Can elderly patients with low-risk breast cancer benefit from radiotherapy?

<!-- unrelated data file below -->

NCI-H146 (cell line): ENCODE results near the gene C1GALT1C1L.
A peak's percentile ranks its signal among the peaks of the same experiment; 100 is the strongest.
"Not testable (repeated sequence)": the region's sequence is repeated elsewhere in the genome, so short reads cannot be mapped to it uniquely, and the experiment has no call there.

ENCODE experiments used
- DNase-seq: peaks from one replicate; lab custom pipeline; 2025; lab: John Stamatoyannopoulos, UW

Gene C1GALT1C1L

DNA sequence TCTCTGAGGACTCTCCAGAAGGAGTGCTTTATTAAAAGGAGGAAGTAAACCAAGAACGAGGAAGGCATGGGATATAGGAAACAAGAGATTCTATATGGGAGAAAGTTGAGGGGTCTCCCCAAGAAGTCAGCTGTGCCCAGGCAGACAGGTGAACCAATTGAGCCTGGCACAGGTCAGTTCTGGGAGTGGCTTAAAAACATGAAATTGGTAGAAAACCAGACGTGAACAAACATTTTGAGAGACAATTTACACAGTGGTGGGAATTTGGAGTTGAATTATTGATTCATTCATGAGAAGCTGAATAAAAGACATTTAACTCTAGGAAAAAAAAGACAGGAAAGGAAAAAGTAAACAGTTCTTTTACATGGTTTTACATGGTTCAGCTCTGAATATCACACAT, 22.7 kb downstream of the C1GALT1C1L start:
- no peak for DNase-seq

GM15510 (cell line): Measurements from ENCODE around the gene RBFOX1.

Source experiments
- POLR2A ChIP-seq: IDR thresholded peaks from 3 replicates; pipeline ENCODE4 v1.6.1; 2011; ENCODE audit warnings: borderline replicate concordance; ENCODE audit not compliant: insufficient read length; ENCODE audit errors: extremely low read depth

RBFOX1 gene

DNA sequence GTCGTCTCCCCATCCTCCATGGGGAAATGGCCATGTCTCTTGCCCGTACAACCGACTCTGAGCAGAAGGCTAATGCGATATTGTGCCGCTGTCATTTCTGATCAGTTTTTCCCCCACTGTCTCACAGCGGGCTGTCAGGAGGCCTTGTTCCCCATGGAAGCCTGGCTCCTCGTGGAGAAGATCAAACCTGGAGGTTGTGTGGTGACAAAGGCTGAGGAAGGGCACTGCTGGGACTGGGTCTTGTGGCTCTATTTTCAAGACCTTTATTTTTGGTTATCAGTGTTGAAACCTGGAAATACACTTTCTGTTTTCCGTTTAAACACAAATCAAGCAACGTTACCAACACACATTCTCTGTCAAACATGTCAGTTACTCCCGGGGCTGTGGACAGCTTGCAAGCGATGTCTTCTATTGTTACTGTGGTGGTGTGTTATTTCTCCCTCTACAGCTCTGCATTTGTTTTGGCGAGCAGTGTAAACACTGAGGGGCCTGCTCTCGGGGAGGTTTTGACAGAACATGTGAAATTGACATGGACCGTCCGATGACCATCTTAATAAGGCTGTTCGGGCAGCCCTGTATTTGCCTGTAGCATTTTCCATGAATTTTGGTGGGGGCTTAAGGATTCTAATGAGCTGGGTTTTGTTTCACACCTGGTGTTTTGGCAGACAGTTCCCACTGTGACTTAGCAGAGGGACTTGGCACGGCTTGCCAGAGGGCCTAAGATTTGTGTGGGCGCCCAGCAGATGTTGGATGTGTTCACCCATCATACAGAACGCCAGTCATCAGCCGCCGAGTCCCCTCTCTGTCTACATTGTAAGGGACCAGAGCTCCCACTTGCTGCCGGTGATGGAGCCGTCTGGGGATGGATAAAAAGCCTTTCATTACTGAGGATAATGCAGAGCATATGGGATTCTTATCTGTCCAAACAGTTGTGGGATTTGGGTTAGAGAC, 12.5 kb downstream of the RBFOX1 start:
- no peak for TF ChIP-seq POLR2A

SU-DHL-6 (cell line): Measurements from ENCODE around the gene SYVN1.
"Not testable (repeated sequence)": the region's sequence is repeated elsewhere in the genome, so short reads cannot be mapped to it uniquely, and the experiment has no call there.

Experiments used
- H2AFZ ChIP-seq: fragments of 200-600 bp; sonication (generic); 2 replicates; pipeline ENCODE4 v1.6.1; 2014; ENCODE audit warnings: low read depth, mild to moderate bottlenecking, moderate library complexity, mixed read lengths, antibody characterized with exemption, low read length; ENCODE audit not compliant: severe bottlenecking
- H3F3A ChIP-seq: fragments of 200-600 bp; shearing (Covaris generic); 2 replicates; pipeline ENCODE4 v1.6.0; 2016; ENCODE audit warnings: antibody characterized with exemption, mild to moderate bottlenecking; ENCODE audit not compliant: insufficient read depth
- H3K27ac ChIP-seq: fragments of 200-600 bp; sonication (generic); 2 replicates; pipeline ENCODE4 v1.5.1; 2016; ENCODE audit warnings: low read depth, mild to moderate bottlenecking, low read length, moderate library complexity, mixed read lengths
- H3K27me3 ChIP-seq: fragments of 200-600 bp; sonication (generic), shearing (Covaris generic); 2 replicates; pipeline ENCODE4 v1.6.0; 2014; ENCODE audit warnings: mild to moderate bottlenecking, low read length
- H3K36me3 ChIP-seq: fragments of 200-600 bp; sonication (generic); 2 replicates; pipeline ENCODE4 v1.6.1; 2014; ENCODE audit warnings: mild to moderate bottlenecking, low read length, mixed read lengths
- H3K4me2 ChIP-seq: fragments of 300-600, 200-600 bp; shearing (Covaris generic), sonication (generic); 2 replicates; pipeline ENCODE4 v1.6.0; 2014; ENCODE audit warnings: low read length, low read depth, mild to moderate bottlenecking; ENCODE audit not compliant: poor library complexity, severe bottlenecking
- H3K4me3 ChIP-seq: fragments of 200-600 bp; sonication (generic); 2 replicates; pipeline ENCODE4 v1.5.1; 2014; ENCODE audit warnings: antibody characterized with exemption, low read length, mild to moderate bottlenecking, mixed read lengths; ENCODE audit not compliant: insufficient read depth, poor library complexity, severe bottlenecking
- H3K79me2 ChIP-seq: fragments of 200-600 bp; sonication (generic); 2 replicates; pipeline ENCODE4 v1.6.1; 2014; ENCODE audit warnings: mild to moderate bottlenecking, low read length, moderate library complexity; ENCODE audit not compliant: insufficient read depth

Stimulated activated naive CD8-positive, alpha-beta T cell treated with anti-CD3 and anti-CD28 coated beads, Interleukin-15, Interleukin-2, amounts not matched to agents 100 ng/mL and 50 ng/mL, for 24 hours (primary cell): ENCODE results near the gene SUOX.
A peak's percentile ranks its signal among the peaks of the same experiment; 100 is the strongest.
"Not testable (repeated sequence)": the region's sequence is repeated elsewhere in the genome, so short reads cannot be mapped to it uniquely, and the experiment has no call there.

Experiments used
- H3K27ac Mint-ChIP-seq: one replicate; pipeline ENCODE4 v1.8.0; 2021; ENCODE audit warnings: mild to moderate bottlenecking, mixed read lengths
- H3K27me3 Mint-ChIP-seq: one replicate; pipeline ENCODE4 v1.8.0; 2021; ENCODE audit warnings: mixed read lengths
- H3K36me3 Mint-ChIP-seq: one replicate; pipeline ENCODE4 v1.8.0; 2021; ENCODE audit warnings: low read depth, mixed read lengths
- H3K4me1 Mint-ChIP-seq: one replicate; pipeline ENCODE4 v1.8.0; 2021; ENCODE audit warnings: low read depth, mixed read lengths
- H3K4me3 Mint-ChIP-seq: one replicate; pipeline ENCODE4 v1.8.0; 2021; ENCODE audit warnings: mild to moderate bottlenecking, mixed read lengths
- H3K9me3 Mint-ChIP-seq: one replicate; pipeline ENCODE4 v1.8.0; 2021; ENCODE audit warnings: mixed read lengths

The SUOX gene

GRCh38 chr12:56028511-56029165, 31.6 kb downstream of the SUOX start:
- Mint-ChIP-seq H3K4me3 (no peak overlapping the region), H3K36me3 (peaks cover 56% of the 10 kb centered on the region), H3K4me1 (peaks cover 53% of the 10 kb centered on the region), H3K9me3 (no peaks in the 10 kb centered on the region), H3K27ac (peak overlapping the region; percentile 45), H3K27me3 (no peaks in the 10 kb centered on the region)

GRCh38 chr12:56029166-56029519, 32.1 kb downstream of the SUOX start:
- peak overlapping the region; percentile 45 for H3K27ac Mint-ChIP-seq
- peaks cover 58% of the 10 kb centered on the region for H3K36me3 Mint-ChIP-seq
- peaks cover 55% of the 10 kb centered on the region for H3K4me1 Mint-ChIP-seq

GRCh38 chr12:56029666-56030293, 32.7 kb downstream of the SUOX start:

There are few trials published on treatment in elderly women with low-risk breast cancer. Although the clinical behavior is like younger patients, there is a tendency to undertreat them, which may lead to an increase in the risk of local relapses and decrease their survival. The local recurrences omitting adjuvant treatment (tamoxifen or radiotherapy) after breast conserving surgery (BCS) even in low-risk patients is high, reaching up 20%, which is unacceptable. Although tamoxifen and radiotherapy seem to have a similar effect in reducing local recurrence with equal overall survival, the combination of both achieves the maximum benefit with local relapses of less than 2%. In recent years two studies have been published and were designed specifically for elderly patients. The CALGB 9343 and the PRIME II trials recommend omitting radiotherapy in patients with low-risk tumors treated with BCS and tamoxifen based on a similar survival, but with an increase in local relapses when radiotherapy is omitted, 10% at 10 years vs. 2%. There is no basis to ensure that a treatment with tamoxifen has less toxicity in this group of patients who are usually poly-treated, and it seems that treatment compliance is much lower than expected. The decrease in the number of sessions in external radiotherapy with hypofractionation and accelerate partial breast irradiation, especially intraoperative radiotherapy (IORT) with a single session, makes this recommendation very controversial. Elderly patients may benefit from radiation therapy after BCS.